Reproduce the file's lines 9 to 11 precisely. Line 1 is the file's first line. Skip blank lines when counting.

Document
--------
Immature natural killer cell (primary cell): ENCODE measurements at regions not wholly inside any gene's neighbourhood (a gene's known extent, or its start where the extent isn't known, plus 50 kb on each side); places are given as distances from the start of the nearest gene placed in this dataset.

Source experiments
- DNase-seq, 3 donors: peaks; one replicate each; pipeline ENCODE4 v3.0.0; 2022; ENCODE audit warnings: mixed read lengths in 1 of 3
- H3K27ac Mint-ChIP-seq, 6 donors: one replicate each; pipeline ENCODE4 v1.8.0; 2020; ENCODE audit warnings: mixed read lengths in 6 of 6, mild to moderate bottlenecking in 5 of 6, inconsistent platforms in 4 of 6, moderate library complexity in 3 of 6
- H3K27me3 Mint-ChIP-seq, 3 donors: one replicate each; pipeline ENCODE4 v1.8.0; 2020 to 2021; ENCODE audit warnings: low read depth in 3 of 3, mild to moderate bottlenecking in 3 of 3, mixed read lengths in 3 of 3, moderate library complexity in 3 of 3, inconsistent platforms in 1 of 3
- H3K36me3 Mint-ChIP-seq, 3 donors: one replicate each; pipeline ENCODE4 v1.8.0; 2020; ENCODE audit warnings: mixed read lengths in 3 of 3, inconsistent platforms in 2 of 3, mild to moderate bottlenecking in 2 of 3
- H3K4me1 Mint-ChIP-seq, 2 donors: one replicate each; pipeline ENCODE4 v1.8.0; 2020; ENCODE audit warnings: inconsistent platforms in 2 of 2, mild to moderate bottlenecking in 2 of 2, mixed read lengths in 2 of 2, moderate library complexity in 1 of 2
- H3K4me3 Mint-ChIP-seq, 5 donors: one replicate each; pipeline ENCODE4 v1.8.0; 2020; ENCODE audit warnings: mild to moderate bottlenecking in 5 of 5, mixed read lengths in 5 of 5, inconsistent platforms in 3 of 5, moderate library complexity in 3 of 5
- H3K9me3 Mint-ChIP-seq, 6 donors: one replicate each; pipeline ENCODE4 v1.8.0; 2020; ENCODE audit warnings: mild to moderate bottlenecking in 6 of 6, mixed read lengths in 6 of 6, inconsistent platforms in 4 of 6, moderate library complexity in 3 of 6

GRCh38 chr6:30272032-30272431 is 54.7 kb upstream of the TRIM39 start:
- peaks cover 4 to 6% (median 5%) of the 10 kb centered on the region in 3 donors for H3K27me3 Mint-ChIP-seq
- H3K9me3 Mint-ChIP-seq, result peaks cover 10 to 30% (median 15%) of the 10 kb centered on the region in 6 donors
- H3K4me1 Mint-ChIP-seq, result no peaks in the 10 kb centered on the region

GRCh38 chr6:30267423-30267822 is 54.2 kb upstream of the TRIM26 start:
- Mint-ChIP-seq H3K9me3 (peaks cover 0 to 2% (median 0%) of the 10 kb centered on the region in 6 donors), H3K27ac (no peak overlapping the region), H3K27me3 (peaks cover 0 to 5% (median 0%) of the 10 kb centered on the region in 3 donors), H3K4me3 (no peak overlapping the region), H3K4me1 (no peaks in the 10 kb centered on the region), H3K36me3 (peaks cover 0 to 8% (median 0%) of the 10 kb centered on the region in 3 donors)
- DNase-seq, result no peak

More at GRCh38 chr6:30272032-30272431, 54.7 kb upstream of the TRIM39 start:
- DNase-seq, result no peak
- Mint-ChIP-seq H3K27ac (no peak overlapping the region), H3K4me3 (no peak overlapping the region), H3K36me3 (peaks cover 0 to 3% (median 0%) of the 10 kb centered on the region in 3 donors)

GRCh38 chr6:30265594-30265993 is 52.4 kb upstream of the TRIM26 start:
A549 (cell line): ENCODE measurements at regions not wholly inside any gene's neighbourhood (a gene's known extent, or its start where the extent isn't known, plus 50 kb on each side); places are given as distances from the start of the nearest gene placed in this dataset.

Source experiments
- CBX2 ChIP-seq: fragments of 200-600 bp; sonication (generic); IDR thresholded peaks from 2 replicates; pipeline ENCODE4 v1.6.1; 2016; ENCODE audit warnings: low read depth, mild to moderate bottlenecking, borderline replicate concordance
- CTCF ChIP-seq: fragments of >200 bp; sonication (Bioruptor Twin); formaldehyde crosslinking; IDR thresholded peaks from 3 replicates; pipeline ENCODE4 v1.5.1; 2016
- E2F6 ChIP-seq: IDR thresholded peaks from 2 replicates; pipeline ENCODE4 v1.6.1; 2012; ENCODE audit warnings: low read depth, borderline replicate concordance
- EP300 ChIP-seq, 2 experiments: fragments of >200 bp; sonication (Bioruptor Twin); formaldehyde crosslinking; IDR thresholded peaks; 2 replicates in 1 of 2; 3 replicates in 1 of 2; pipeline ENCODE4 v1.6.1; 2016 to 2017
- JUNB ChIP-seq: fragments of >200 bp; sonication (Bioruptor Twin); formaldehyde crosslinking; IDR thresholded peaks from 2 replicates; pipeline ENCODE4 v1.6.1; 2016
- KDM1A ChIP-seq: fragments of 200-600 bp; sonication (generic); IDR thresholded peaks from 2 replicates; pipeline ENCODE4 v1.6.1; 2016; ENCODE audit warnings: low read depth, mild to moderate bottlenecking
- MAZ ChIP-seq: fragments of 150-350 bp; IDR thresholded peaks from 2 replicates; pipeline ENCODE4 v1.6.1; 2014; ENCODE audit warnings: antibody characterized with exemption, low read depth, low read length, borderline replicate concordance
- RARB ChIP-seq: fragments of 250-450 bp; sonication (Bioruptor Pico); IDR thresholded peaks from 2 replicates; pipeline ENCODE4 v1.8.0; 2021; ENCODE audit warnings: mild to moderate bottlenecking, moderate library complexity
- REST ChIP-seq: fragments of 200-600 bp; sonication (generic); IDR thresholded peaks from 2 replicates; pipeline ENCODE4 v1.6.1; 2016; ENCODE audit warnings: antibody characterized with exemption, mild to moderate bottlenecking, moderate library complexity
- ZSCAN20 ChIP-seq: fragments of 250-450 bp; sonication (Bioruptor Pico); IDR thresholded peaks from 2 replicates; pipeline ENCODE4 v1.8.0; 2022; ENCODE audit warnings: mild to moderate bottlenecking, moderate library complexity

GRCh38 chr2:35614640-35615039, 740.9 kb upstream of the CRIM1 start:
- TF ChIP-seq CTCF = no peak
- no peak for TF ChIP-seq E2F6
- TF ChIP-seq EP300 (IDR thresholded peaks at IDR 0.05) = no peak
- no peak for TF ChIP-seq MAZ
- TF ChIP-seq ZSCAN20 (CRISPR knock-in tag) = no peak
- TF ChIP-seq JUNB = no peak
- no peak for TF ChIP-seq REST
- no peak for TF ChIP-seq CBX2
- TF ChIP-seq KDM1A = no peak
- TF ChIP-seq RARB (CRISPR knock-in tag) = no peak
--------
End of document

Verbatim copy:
- H3K9me3 Mint-ChIP-seq, 6 donors: one replicate each; pipeline ENCODE4 v1.8.0; 2020; ENCODE audit warnings: mild to moderate bottlenecking in 6 of 6, mixed read lengths in 6 of 6, inconsistent platforms in 4 of 6, moderate library complexity in 3 of 6

GRCh38 chr6:30272032-30272431 is 54.7 kb upstream of the TRIM39 start:
- peaks cover 4 to 6% (median 5%) of the 10 kb centered on the region in 3 donors for H3K27me3 Mint-ChIP-seq